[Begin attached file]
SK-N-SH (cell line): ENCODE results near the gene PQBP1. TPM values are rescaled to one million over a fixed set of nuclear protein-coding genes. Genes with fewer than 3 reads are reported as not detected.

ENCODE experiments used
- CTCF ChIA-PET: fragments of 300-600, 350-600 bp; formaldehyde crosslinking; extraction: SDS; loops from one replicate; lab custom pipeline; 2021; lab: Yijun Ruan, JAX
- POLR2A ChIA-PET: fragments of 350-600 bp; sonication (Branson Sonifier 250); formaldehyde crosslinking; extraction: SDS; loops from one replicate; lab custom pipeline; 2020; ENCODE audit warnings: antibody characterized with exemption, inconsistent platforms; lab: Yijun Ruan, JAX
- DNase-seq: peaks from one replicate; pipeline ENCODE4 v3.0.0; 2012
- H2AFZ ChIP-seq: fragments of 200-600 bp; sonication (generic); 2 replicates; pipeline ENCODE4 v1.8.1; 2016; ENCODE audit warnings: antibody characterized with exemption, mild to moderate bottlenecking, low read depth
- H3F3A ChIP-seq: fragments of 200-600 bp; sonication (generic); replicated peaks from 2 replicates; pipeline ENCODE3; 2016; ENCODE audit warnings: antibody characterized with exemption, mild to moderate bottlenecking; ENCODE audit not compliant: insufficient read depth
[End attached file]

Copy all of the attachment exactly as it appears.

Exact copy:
SK-N-SH (cell line): ENCODE results near the gene PQBP1. TPM values are rescaled to one million over a fixed set of nuclear protein-coding genes. Genes with fewer than 3 reads are reported as not detected.

ENCODE experiments used
- CTCF ChIA-PET: fragments of 300-600, 350-600 bp; formaldehyde crosslinking; extraction: SDS; loops from one replicate; lab custom pipeline; 2021; lab: Yijun Ruan, JAX
- POLR2A ChIA-PET: fragments of 350-600 bp; sonication (Branson Sonifier 250); formaldehyde crosslinking; extraction: SDS; loops from one replicate; lab custom pipeline; 2020; ENCODE audit warnings: antibody characterized with exemption, inconsistent platforms; lab: Yijun Ruan, JAX
- DNase-seq: peaks from one replicate; pipeline ENCODE4 v3.0.0; 2012
- H2AFZ ChIP-seq: fragments of 200-600 bp; sonication (generic); 2 replicates; pipeline ENCODE4 v1.8.1; 2016; ENCODE audit warnings: antibody characterized with exemption, mild to moderate bottlenecking, low read depth
- H3F3A ChIP-seq: fragments of 200-600 bp; sonication (generic); replicated peaks from 2 replicates; pipeline ENCODE3; 2016; ENCODE audit warnings: antibody characterized with exemption, mild to moderate bottlenecking; ENCODE audit not compliant: insufficient read depth